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Sunday, May 30, 2010

Vet of the Month - Reg. #692, S/Sgt. W.J. Hall

Reg. #692, S/Sgt. William John Hall - Vet of the Month - May, 2010
by
Insp. Alain Bouchard, OIC Criminal Records
Good Afternoon Joe;

I became aware of your website from a recent article in the Front Line Perspective publication.

I served in 'F' Div. and I was stationed in Onion Lake from 1988 to 1991. During that time, I was responsible for the Annual Grave Inspection and Report.  I was pleased to see that the three members buried in Onion Lake (Hall, Burke and Lucey) were included in your data base.

I am surprised, however, that S/Sgt Hall's grave in unmarked. I recall on my first inspection that his headstone had been damaged and my report recommended that it should be replaced. I thought a new one had been ordered and installed prior to my departure in 1991?  S/Sgt. Hall's grave was in the same cemetary but was not adjacent to the other two members whom I've mentioned.

S/Sgt. Hall had an interesting and unusual career. He had to patrol the entire north west area of Saskatchewan by horse and he would leave the Detachment on extended patrol for months. He was also the first member at the Frog Lake Massacre. I once had the opportunity to meet his daughter -- she had in her possession several articles of the NWMP (ie: his issue lamp, some uniforms etc.) plus his diary describing the massacre scene as he saw it in Frog Lake.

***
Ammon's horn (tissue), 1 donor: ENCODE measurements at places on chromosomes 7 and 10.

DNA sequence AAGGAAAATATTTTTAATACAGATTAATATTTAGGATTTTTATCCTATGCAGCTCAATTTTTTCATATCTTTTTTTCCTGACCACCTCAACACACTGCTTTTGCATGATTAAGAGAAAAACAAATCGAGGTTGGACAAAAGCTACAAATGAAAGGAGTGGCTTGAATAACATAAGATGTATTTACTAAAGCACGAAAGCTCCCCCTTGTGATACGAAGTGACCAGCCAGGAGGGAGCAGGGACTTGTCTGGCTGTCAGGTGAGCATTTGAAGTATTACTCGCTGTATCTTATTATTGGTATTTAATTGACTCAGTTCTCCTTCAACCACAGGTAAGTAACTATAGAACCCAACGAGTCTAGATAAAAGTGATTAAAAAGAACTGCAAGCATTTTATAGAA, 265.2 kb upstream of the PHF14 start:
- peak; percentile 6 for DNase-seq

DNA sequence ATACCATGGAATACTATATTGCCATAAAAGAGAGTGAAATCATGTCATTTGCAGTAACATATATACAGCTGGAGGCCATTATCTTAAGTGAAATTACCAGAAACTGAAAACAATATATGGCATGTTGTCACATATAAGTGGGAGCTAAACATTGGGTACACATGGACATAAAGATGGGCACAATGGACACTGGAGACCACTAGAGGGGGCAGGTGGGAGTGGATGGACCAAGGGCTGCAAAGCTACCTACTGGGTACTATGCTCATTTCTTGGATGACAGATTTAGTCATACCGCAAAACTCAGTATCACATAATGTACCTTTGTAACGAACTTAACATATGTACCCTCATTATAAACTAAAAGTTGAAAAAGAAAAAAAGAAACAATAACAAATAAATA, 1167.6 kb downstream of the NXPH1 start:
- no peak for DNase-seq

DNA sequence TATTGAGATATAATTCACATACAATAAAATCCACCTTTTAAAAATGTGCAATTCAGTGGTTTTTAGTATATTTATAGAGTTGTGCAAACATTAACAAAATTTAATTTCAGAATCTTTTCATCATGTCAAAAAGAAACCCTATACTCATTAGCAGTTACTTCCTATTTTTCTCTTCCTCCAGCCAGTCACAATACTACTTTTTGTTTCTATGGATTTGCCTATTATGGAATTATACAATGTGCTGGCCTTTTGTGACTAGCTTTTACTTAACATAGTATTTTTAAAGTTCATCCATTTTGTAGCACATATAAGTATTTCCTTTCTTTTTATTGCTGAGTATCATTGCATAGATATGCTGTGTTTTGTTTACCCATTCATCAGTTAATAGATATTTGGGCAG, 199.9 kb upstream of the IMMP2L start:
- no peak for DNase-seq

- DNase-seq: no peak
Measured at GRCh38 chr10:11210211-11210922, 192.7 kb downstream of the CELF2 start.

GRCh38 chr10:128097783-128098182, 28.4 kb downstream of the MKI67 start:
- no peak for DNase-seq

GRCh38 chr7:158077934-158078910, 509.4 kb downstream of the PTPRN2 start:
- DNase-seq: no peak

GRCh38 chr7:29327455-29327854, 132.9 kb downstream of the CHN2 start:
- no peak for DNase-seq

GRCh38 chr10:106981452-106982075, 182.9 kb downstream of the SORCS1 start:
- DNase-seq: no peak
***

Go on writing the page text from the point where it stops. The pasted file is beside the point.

I was able to learn from Jack White's history files that S/Sgt. Hall was born on June 8, 1859 in Brookeboro, Ireland and he spent three years in the North Irish Horse Regiment. After arriving in Canada, he joined the NWMP on April 17, 1882.

Jack White tells this story of S/Sgt. Hall. About 1901, an Indian named  'Mighty Hamlin' stabbed several people then fled to a dugout fort with a rifle. S/Sgt. Hall was alone so he rode for three days (120 miles to Battleford) to report the incident and get help. Afterwards, he returned to Onion Lake with Reg.#3571 McArthuer and Reg.#3261 Kennedy. Using a ruse of being drunk natives, they lured 'Mighty Hamlin' out of the fortress. 'Mighty Hamlin' was wounded but nevertheless place under arrest!

On another sad note, over a period of a month, S/Sgt. Hall was also responsible for retrieving many of the the remains of murdered victims of the Frog Lake Massacre and placing them in a temporary cemetery.

S/Sgt. Hall retired as the NCO i/c of Onion Lake Detachment on April 16, 1910. After he retired, he was granted a pension of $104.00 quarterly. For a while he farmed then he became the Post Master in Onion Lake. The job went to his wife after he died on February 14, 1926.

I would imagine that the difficulties and hardships which he encountered over his career probably never left his mind. Considering S/Sgt. Hall's contribution to the NWMP like so many others, I assume that members today are still doing grave inspections to ensure that the graves reflect the Force's respect for our deceased members.

I think S/Sgt. Hall truly deserves to be nominated as May's Vet of the Month!

In closing, I would like to congratulate you on a job well done!

Regards,

Insp. Alain Bouchard
OIC Criminal Records
alain.bouchard@rcmp-grc.gc.ca

'Maintain Our Memories'

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Dear Friends,

Thank you for your note. Please be assured that I will reply, but some e-mails require a little more research and time or reflection. If your comment hinges on policy for graves, the e-mail may have to be referred to the RCMP for an authoritative response.

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Yours truly,

BuffaloJoe
Reg.#23685